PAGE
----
In reply to the Chair's request for clarification, it was stated that the Department was to receive R300million less than requested, and that the nearly R120million underfunding cited had been identified as "critical to service delivery", as delineated in Annexure C to the briefing document. The Department's full budgetary allocation from last year had been spent, and that a regional breakdown of this year's allocation would be supplied as requested by Mr Tolo (ANC). No specific response was provided concerning the comments and query from Mr Pretorius (NNP) as to potential savings from devolution of some civic services to municipalities.

While all South African foreign missions provide services within the Department's ambit, most of these were supplied under the aegis of Foreign Affairs. Addressing this by increasing Department presence in overseas missions, which was especially important for security reasons in the wake of September 11 anti-terror efforts, is a goal, with Canada, Australia, and Kenya identified as priority posts for inclusion of Department staff.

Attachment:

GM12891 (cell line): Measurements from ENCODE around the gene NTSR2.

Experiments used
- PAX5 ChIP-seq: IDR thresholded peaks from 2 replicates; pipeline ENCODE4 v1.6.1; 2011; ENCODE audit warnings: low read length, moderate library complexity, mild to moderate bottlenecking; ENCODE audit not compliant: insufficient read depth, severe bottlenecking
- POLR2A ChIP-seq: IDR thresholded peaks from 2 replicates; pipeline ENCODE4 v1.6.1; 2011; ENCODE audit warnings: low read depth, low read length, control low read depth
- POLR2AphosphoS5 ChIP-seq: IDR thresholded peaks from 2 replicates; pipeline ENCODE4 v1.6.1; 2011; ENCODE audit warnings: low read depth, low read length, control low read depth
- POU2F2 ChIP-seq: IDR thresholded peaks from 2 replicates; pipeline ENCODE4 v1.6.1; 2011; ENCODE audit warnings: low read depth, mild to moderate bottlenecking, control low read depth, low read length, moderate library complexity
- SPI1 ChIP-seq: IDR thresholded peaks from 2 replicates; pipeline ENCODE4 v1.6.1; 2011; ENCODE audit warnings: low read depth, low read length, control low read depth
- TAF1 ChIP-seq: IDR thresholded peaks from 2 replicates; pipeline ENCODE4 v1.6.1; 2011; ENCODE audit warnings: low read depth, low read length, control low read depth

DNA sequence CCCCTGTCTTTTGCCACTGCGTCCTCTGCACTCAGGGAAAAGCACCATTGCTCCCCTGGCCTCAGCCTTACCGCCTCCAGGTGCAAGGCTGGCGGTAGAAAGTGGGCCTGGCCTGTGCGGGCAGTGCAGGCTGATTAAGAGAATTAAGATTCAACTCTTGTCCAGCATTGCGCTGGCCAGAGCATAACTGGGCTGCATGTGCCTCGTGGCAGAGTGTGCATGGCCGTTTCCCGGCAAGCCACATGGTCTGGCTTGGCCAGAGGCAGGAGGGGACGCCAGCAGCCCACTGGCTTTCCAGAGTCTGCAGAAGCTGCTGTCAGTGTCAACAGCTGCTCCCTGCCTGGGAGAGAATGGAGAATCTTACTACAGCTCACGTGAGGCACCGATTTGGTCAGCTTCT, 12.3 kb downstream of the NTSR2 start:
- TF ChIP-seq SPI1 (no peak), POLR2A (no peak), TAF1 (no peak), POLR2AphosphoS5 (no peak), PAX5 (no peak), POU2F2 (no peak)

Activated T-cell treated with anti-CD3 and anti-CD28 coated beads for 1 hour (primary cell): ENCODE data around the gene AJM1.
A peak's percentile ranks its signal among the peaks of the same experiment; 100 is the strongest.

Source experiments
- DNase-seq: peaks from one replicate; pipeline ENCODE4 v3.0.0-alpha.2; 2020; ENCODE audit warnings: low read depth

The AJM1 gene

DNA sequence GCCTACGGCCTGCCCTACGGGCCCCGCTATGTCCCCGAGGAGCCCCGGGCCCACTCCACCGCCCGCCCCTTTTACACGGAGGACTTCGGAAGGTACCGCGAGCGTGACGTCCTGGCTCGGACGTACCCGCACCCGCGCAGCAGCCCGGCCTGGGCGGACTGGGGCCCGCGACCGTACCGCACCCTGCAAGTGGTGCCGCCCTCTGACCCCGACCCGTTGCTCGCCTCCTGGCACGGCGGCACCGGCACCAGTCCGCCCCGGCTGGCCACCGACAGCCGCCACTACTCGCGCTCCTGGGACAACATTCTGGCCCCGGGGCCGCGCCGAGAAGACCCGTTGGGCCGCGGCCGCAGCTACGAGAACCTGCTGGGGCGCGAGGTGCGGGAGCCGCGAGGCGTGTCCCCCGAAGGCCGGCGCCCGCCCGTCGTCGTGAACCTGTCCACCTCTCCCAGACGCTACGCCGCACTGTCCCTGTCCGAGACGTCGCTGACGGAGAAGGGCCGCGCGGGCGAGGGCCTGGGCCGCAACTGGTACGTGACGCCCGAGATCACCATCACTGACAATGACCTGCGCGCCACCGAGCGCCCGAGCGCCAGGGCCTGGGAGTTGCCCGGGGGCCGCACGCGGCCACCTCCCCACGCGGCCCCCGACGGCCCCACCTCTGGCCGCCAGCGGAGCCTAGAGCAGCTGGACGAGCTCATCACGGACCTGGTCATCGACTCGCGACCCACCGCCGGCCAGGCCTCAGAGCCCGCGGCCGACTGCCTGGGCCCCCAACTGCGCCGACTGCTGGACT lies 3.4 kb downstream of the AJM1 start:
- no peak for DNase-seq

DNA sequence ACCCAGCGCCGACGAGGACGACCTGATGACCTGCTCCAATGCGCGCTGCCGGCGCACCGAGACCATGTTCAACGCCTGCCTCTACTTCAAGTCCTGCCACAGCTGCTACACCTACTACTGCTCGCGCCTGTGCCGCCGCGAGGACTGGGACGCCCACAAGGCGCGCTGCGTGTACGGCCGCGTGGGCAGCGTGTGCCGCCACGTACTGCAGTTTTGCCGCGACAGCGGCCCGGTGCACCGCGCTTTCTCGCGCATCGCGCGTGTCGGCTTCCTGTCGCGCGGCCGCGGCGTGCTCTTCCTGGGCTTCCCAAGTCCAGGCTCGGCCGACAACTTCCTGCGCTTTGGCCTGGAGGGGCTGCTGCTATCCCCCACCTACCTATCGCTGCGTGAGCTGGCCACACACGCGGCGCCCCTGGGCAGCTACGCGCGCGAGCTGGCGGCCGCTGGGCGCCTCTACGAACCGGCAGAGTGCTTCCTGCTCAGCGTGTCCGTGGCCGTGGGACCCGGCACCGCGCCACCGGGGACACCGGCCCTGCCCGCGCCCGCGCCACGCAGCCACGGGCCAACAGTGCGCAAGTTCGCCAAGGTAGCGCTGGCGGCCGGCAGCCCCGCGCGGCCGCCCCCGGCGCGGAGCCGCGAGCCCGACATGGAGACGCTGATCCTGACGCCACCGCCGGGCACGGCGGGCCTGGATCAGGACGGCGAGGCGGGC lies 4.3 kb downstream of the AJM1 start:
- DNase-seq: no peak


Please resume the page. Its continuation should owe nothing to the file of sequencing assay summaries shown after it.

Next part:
Finally, concerning anti-corruption issues raised by Mr Mokoena (ANC), the officials confirmed that last year's efforts had brought success, and would be continued on an ongoing basis.

The Chair said he looked forward to working with them to achieve common objectives, and that next week's meeting would determine, with Department input, what the Committee action on the budget request would be. The officials then departed, with Committee members staying on, prior to adjournment, to determine which two members would go to Lesotho to observe this week's election, in response to the Deputy Speaker's request.

Appendix A

21 MAY 20()2

21 May 2002